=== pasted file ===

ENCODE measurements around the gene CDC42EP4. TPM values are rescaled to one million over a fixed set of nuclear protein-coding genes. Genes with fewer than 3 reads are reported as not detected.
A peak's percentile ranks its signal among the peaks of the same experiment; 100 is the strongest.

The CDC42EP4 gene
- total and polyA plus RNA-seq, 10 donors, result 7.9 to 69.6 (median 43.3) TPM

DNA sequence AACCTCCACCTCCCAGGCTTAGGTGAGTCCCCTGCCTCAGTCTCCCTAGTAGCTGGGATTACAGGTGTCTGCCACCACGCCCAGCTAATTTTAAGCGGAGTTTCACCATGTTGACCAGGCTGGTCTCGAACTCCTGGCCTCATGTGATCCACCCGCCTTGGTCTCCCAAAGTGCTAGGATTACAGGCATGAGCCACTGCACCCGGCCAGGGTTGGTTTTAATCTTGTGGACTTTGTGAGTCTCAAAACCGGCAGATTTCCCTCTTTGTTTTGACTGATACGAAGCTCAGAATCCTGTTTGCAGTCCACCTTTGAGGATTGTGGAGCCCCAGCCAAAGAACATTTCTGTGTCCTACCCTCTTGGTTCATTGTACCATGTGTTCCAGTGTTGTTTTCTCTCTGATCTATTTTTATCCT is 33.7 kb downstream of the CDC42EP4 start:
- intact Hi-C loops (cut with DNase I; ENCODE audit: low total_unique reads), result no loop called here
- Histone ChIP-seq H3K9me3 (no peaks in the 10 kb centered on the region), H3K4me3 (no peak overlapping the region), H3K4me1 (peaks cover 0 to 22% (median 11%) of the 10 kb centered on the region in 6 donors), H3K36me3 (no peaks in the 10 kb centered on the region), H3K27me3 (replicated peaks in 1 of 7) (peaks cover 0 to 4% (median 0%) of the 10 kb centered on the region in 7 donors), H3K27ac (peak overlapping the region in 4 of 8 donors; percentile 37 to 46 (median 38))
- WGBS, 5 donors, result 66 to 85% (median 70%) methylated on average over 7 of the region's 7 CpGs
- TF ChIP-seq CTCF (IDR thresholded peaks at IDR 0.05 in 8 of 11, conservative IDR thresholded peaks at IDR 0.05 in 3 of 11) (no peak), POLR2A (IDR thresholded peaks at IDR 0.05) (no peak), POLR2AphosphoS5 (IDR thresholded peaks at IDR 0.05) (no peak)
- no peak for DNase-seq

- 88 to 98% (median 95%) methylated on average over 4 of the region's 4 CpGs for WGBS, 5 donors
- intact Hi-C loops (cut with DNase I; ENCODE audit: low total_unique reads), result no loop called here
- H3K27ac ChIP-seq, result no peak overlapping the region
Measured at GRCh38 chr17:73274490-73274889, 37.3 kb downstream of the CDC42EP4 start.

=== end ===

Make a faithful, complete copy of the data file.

ENCODE measurements around the gene CDC42EP4. TPM values are rescaled to one million over a fixed set of nuclear protein-coding genes. Genes with fewer than 3 reads are reported as not detected.
A peak's percentile ranks its signal among the peaks of the same experiment; 100 is the strongest.

The CDC42EP4 gene
- total and polyA plus RNA-seq, 10 donors, result 7.9 to 69.6 (median 43.3) TPM

DNA sequence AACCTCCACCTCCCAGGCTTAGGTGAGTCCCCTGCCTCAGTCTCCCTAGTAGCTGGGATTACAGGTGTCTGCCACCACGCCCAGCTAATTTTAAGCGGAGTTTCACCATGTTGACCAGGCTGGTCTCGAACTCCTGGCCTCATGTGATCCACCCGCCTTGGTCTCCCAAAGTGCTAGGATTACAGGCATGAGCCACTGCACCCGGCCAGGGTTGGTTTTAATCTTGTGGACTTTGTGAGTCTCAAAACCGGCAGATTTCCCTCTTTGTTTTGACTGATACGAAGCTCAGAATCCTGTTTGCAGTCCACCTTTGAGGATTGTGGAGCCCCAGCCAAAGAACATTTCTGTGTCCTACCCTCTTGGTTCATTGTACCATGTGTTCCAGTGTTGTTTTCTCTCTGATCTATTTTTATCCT is 33.7 kb downstream of the CDC42EP4 start:
- intact Hi-C loops (cut with DNase I; ENCODE audit: low total_unique reads), result no loop called here
- Histone ChIP-seq H3K9me3 (no peaks in the 10 kb centered on the region), H3K4me3 (no peak overlapping the region), H3K4me1 (peaks cover 0 to 22% (median 11%) of the 10 kb centered on the region in 6 donors), H3K36me3 (no peaks in the 10 kb centered on the region), H3K27me3 (replicated peaks in 1 of 7) (peaks cover 0 to 4% (median 0%) of the 10 kb centered on the region in 7 donors), H3K27ac (peak overlapping the region in 4 of 8 donors; percentile 37 to 46 (median 38))
- WGBS, 5 donors, result 66 to 85% (median 70%) methylated on average over 7 of the region's 7 CpGs
- TF ChIP-seq CTCF (IDR thresholded peaks at IDR 0.05 in 8 of 11, conservative IDR thresholded peaks at IDR 0.05 in 3 of 11) (no peak), POLR2A (IDR thresholded peaks at IDR 0.05) (no peak), POLR2AphosphoS5 (IDR thresholded peaks at IDR 0.05) (no peak)
- no peak for DNase-seq

- 88 to 98% (median 95%) methylated on average over 4 of the region's 4 CpGs for WGBS, 5 donors
- intact Hi-C loops (cut with DNase I; ENCODE audit: low total_unique reads), result no loop called here
- H3K27ac ChIP-seq, result no peak overlapping the region
Measured at GRCh38 chr17:73274490-73274889, 37.3 kb downstream of the CDC42EP4 start.